Gene expression profiling, a molecular technique that analyzes many genes simultaneously, can accurately distinguish between two types of immune cell tumors — Burkitt’s lymphoma and diffuse large B-cell lymphoma (DLBCL) — according to a team of researchers, including several from the National Cancer Institute (NCI), part of the National Institutes of Health (NIH). Burkitt’s lymphoma and DLBCL cells appear similar when viewed under a microscope but correct diagnosis is critical because each cancer requires very different treatments. Study results appear in the June 8, 2006, issue of the New England Journal of Medicine.
Burkitt’s lymphoma and DLBCL are types of non-Hodgkin’s lymphoma (NHL), a malignancy of B lymphocytes, a type of white blood cell. Healthy lymphocytes help destroy bacteria, viruses and other infectious agents invading the body. Burkitt’s lymphoma is seen primarily in children, but can affect adults ages 30 to 50. DLBCL can affect people of any age; it is most often observed in adults 60 years or older. Because both lymphomas can occur in the same age group and patients present similar clinical symptoms, it is often difficult to distinguish these two types of NHL.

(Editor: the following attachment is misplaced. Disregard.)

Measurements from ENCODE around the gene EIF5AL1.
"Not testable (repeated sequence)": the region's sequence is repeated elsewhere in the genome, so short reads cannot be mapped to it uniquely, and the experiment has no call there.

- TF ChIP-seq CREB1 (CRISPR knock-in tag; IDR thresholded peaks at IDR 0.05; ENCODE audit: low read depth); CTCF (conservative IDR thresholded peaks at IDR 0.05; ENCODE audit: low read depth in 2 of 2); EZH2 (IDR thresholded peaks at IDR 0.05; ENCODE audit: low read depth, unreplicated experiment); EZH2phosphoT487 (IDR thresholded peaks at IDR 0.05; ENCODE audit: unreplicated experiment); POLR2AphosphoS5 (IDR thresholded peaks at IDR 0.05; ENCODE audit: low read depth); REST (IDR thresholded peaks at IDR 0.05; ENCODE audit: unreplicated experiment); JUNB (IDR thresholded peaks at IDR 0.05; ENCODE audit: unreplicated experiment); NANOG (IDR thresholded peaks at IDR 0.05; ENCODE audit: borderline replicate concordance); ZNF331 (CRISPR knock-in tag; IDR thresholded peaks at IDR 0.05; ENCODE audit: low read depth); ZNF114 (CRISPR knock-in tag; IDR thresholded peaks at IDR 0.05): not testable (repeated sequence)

“The value of molecular profiling to accurately diagnosis Burkitt’s lymphoma versus DLBCL will have a major impact on patients because the treatment for these two lymphomas is very different,” said Louis Staudt, M.D., Ph.D., deputy chief of the Metabolism Branch and head of the Molecular Biology of Lymphoid Malignancies Section in NCI’s Center of Cancer Research, as well as research team co-leader. “If Burkitt’s patients are treated with intensive therapy, there is roughly an 80 percent survival rate. However, if they are misdiagnosed and treated with the therapy recommended for DLBCL, lower intensity chemotherapy, the survival rate is reversed to 20 percent or even less.”
NCI Media Relations Branch
Message posted by: Rashmi Nemade
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